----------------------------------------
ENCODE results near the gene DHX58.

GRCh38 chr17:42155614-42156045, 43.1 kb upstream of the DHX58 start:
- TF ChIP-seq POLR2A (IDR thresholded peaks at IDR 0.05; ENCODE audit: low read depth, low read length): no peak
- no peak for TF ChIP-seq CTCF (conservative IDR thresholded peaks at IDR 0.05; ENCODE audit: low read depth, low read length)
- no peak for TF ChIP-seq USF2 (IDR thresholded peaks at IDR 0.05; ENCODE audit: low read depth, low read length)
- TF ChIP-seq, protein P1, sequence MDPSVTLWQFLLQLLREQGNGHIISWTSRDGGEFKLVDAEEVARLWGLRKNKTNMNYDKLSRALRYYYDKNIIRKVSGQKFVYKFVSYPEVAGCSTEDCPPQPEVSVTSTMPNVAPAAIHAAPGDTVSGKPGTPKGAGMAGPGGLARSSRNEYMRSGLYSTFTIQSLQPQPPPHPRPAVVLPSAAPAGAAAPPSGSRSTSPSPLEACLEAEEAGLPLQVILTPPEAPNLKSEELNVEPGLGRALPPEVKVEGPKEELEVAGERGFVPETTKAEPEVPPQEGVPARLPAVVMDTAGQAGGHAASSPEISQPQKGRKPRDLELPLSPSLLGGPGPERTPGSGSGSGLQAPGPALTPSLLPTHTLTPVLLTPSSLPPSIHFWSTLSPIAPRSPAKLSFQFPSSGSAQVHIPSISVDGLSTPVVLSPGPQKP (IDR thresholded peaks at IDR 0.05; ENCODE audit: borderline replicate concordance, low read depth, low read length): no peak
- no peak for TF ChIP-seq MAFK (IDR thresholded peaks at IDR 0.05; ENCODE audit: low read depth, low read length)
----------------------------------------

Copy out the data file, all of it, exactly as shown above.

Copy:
ENCODE results near the gene DHX58.

GRCh38 chr17:42155614-42156045, 43.1 kb upstream of the DHX58 start:
- TF ChIP-seq POLR2A (IDR thresholded peaks at IDR 0.05; ENCODE audit: low read depth, low read length): no peak
- no peak for TF ChIP-seq CTCF (conservative IDR thresholded peaks at IDR 0.05; ENCODE audit: low read depth, low read length)
- no peak for TF ChIP-seq USF2 (IDR thresholded peaks at IDR 0.05; ENCODE audit: low read depth, low read length)
- TF ChIP-seq, protein P1, sequence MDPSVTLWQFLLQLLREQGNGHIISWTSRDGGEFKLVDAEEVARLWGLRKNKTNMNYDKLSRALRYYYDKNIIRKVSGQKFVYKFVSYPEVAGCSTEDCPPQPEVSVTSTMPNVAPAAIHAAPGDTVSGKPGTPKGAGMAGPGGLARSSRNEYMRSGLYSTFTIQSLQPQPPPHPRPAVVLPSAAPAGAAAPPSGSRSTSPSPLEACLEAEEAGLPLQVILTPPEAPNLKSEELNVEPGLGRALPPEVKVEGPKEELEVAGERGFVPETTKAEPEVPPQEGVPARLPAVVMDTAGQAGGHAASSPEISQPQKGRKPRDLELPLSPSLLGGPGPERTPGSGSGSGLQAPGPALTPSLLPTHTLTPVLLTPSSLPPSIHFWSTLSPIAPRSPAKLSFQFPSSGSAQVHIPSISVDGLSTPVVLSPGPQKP (IDR thresholded peaks at IDR 0.05; ENCODE audit: borderline replicate concordance, low read depth, low read length): no peak
- no peak for TF ChIP-seq MAFK (IDR thresholded peaks at IDR 0.05; ENCODE audit: low read depth, low read length)